Zack Snyder, who directed Shannon in the summer blockbuster “Superman,” relates that when General Zod is sentenced to eternal prison and is vowing to destroy Superman, he is to shout, “I will find him!” once. Said Snyder, “In the script, it’s once, but Michael hemorrhaged the line.”
Co-star Paul Rudd, who appeared with Shannon in “Grace” on Broadway and is a longtime friend, says of him: “He is extremely kind, with a completely unique sense of humor. Yet other times, you realize how guarded he is…that you have no idea what he is thinking. He always leaves you guessing a bit.” His acting teacher Jane Brody would agree with Rudd. Her take? “He liked to be a mystery.”
Liatt Kornowski at the Huffington Post wrote an article entitled “15 Reasons Why Michael Shannon is the Coolest Effing Person Around.” (June 14, 2013). Not so much an article as a video tribute to the intensity of Shannon’s eyes and the eccentricity of his onscreen characters and his offscreen persona, as well. She also mentioned his intense reading of an inane sorority girl’s letter that has garnered millions of hits on YouTube, done as a favor for a Columbia College (Chicago) graduate.
When Christopher Borrelli of the Chicago Tribune interviewed Shannon , prior to the start of his star turn opposite his best friend, actor Guy Van Swearingen, in Sam Shepard’s “Simpatico” (which runs through August 25 at the Red Orchid Theater in Chicago), the duo strolled around Shannon’s Red Hook Brooklyn neighborhood with Shannon clad only in socks. Shannon helped co-found the Old Town-based Red Orchid Theater 20 years ago.
Kate Arrington, who lives with Shannon and with whom Shannon has a 5-year-old daughter, Sylvia, says of him: “Mike has a high level of anxiety. He might seem chill, but he is anxious, as anyone would be who grew up as he did, always worried about others, angry. He hates that view of himself as a guy just a bit off, playing guys a bit off. But the thing is, Mike is off. He is not a normal person! He sees the word differently.”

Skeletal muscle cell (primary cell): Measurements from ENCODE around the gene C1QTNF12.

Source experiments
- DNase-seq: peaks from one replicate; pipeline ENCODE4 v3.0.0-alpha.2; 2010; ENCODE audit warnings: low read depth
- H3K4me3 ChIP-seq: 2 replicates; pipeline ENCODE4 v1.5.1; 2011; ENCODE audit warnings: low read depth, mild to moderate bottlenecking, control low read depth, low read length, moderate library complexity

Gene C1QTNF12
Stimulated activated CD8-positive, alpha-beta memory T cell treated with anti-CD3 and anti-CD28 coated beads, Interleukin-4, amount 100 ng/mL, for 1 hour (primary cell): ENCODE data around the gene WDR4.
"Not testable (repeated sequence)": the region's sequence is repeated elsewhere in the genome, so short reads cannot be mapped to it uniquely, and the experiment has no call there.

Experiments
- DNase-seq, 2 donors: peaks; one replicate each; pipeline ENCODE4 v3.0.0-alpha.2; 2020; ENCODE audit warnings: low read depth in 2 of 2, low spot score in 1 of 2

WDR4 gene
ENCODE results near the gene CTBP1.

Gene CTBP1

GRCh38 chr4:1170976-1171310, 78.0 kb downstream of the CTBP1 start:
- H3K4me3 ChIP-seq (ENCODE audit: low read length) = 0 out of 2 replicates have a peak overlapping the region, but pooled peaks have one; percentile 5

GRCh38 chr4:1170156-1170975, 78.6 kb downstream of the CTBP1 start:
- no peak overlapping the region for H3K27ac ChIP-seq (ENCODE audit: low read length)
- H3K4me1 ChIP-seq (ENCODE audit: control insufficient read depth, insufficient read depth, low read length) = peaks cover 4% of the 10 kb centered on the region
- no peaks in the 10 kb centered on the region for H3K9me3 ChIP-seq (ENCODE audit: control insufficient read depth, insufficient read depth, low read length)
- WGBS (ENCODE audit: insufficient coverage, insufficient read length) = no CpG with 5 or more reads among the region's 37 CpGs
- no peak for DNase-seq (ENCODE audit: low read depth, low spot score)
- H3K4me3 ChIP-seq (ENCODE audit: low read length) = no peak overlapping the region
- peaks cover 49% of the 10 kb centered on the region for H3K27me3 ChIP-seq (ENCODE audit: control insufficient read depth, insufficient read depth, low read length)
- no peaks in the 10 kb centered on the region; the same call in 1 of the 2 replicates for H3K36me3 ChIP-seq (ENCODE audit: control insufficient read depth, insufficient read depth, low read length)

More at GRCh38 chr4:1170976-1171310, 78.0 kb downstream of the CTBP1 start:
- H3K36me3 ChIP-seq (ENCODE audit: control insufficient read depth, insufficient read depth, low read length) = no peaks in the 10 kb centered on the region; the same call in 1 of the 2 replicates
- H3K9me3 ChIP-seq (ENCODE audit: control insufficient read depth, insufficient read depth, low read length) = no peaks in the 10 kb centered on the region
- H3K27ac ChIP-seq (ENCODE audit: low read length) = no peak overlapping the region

Two of the best films this year, so far, were “Mud,” in which Shannon had a small part as the Uncle who is raising “Neckbone,” one of the young boys who helps the stranded Matthew McConaughey and “The Iceman,” a film about Mafia hitman Michael Kuklinski. Shannon’s performance as the cold-blooded killer was spot-on. One scene in which he merely sits at the top of a flight of stairs as his secret life is about to collide with his private family life is masterful. The entire film is one of the best films of the year, so far, with such co-stars as Wynona Ryder, Ray Liotta, Stephen Dorff, Robert Davi, David Schwimmer, and Chris Evans.
Like Christopher Walken before him, Shannon has mastered the art of conveying a certain humanity to even the most depraved of men. It’s clearly his forte. Does he like that? As Shannon told Borrelli, “And so now you’ve seen that I’m a normal person. I clean the house. I take care of my family. I’m exhausted by this perception that I’m a lunatic.” But, later, when asked about the many projects he has on the docket, including “Boardwalk Empire,” “Simpatico” on stage in Chicago, maybe a small film in Chicago in the fall, he adds, very gravely, “But overall, I find myself uncertain about the future.”
What’s not uncertain about Michael Shannon’s future as an actor is that he will continue to garner much-deserved accolades for his intense portrayals. Next time, maybe he’ll get more for his pains than a sweatshirt and a certificate.